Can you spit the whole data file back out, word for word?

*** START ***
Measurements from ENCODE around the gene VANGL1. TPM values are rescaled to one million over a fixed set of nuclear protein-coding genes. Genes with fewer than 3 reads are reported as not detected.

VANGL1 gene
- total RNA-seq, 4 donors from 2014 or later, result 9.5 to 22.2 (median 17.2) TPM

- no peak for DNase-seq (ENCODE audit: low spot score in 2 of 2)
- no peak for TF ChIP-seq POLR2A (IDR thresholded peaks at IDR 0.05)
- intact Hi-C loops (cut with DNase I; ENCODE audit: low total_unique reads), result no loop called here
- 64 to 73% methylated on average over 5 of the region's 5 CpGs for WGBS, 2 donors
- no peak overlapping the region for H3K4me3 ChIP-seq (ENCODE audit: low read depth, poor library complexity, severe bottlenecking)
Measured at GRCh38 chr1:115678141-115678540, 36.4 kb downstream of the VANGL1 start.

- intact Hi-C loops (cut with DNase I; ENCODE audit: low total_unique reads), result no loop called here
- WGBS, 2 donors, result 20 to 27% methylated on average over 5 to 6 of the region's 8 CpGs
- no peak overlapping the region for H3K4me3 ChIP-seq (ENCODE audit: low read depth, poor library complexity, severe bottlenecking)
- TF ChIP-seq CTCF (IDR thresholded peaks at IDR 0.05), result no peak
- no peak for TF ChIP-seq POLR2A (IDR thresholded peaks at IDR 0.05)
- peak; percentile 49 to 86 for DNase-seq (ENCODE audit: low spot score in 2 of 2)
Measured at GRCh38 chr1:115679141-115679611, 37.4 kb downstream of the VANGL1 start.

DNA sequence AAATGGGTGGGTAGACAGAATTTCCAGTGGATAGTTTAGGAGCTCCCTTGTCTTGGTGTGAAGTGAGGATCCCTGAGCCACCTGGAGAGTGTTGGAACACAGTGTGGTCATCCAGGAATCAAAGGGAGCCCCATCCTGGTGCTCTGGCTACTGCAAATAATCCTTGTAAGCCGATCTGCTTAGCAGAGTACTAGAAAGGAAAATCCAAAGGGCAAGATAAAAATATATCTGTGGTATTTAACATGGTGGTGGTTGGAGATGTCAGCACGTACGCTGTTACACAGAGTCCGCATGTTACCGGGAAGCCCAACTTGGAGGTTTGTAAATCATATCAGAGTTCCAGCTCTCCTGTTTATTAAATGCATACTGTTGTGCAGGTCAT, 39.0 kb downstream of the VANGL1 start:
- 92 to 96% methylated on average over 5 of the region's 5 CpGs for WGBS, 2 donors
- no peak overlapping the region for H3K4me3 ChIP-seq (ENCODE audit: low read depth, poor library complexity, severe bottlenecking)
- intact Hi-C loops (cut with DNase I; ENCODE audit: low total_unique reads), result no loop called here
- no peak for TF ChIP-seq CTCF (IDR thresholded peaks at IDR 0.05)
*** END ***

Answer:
Measurements from ENCODE around the gene VANGL1. TPM values are rescaled to one million over a fixed set of nuclear protein-coding genes. Genes with fewer than 3 reads are reported as not detected.

VANGL1 gene
- total RNA-seq, 4 donors from 2014 or later, result 9.5 to 22.2 (median 17.2) TPM

- no peak for DNase-seq (ENCODE audit: low spot score in 2 of 2)
- no peak for TF ChIP-seq POLR2A (IDR thresholded peaks at IDR 0.05)
- intact Hi-C loops (cut with DNase I; ENCODE audit: low total_unique reads), result no loop called here
- 64 to 73% methylated on average over 5 of the region's 5 CpGs for WGBS, 2 donors
- no peak overlapping the region for H3K4me3 ChIP-seq (ENCODE audit: low read depth, poor library complexity, severe bottlenecking)
Measured at GRCh38 chr1:115678141-115678540, 36.4 kb downstream of the VANGL1 start.

- intact Hi-C loops (cut with DNase I; ENCODE audit: low total_unique reads), result no loop called here
- WGBS, 2 donors, result 20 to 27% methylated on average over 5 to 6 of the region's 8 CpGs
- no peak overlapping the region for H3K4me3 ChIP-seq (ENCODE audit: low read depth, poor library complexity, severe bottlenecking)
- TF ChIP-seq CTCF (IDR thresholded peaks at IDR 0.05), result no peak
- no peak for TF ChIP-seq POLR2A (IDR thresholded peaks at IDR 0.05)
- peak; percentile 49 to 86 for DNase-seq (ENCODE audit: low spot score in 2 of 2)
Measured at GRCh38 chr1:115679141-115679611, 37.4 kb downstream of the VANGL1 start.

DNA sequence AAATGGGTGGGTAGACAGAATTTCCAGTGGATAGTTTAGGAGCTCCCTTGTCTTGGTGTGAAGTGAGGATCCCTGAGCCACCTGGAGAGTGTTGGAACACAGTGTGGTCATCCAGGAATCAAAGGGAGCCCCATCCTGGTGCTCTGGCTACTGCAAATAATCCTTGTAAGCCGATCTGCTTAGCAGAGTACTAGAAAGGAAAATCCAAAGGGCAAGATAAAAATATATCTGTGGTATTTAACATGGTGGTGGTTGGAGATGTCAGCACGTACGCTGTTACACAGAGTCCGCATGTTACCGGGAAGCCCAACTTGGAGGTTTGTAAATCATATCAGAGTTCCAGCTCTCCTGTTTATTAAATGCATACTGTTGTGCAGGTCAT, 39.0 kb downstream of the VANGL1 start:
- 92 to 96% methylated on average over 5 of the region's 5 CpGs for WGBS, 2 donors
- no peak overlapping the region for H3K4me3 ChIP-seq (ENCODE audit: low read depth, poor library complexity, severe bottlenecking)
- intact Hi-C loops (cut with DNase I; ENCODE audit: low total_unique reads), result no loop called here
- no peak for TF ChIP-seq CTCF (IDR thresholded peaks at IDR 0.05)